Here’s Aly Raisman’s Emotional Letter To Her Abuser That She Wasn’t Allowed To Read In Court

Photo: Michele Eve / Splash News

Among the swarm of sexual predators that have recently been exposed by exceedingly brave women is Dr. Lawrence G. Nassar, the former USA Gymnastics team doctor. On December 7 he was sentenced to 60 years in prison on child pornography charges and is expected to get at least another 25 for molestation charges. He was accused of sexual abuse by more than 130 women. According to The New York Times, among those 130 women are at least seven former members of the United States national gymnastics team, including four Olympians.

Janet T. Neff, a federal district judge in Grand Rapids, Michigan, made the decision to impose the back-to-back-to-back 20-year sentences, but she also ruled last week that the women who submitted victim impact statements were not allowed to read them in the courtroom. Thankfully, they found other outlets through which to share their stories, and two-time Olympic team captain Aly Raisman’s statement, which reads over 1,000 words, packs a painful punch.

“I’ve chosen to open up about my experience because I want change,” the story, which was published on The Players’ Tribune, reads. Raisman goes on to say that she faces major psychological hurdles every day as a result of the abuse. “When I have these scary thoughts, I try my best to find things to help me manage my fears. I go for a walk outside. I read a book. I meditate and practice my breathing exercises. I take a hot bath. I draw. I hang out with family and friends. And I remind myself I am in control and that I will be O.K.”

Raisman also reminds people that the effects of sexual abuse, or any abuse for that matter, are not short-term. “Sexual abuse isn’t just in the moment,” she writes. “It is forever. Healing is forever.”

The Olympian also touches on her desire to go to court and read her statement out loud for Dr. Nassar to hear. She writes that she wanted to be there in person to show him she was still standing, but also to tell him directly how his actions impact her life every day. But, after hearing his own statement, she isn't sure how much even that would have helped. 

His statement reads: “For all those involved, [I’m] so horribly sorry. This was like a match that turned into a forest fire, out of control. And I pray the rosary everyday for forgiveness. I want them to heal. I want this community to heal. I have no animosity. I just want healing. It’s time.”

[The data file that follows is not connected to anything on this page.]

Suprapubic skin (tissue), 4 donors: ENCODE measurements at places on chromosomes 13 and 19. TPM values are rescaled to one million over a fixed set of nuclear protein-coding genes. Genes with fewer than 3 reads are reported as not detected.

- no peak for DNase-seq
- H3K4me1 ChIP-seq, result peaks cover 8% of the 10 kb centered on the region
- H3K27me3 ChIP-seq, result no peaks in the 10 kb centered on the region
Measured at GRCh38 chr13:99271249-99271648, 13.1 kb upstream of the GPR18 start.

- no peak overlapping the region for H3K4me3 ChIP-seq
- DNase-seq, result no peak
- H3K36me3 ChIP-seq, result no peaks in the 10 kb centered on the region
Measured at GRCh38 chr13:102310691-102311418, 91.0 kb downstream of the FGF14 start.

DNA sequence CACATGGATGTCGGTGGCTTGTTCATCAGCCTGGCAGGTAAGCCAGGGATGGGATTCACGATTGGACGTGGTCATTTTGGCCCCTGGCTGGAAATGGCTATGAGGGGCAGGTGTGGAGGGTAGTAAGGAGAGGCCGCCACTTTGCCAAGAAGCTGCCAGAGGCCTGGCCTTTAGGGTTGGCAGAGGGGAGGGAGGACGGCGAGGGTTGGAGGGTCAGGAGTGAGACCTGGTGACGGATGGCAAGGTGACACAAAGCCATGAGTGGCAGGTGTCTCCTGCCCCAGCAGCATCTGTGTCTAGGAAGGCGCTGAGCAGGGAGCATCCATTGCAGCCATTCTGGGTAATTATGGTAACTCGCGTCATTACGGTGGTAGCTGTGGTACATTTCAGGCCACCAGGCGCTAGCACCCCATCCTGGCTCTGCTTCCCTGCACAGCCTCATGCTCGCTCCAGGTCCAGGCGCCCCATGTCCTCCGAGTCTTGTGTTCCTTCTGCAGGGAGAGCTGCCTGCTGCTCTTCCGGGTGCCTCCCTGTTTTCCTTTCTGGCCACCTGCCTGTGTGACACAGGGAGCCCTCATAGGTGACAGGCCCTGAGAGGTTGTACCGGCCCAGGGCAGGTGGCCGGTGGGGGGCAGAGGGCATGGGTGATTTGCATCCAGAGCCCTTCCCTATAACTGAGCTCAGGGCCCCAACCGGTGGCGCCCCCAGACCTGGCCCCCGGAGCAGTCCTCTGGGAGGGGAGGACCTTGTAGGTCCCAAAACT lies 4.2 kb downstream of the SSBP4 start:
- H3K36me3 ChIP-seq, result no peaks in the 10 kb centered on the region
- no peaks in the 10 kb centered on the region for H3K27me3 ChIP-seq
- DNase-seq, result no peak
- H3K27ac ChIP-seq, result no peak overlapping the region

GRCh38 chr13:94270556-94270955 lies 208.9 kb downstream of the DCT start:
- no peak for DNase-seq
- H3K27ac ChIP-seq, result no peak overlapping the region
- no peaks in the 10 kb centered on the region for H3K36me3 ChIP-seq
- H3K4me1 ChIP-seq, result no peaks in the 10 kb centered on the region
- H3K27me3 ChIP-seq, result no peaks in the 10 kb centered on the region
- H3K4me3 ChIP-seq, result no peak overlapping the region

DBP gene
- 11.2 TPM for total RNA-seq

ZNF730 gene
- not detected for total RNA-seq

Raisman says she has tried to understand what he's saying, but can't. “He abused so many over the span of decades and he’s sorry that things got out of control?” she writes. “And he holds no animosity? Does he think he is the victim?”

Raisman also reveals in the letter that she has suffered health repercussions from dealing with the trauma of her experience. “When I allowed myself to start thinking about what Larry had done, I was overcome by anxiety. I felt like I couldn’t breathe, like someone was pushing on my chest and my throat was closing up. I couldn’t sleep well because I would have terrible nightmares. I never felt rested.”

She continues: “Despite my best efforts to regain control, I still have my triggers. My work requires frequent travel, and I feel anxious traveling by myself. I find myself constantly looking around, paranoid and afraid to be alone. When I am at a hotel by myself and I order room service, I worry a male will deliver the food. I’ve had to develop strategies and coping mechanisms. If a male knocks on the door, my heart begins to race. I hold the door open as he drops off the food and keep it open until he leaves. I often wonder if I am hurting their feelings by being so obviously distrusting of them. I always used to give people the benefit of the doubt, but if a decorated doctor who served on the national team for over 30 years turned out to be a monster, then how can I trust anybody? Now, I’ll often catch myself being scared that people I meet are like Larry. And I hate that. I hate that Larry took away my trust of others.”

The letter closes with a plea to the judge: “I hope today you impose the maximum sentence the court allows and I hope people begin to talk about how common and insidious abuse is. Every person we hold accountable for abuse makes a difference. Thank you.”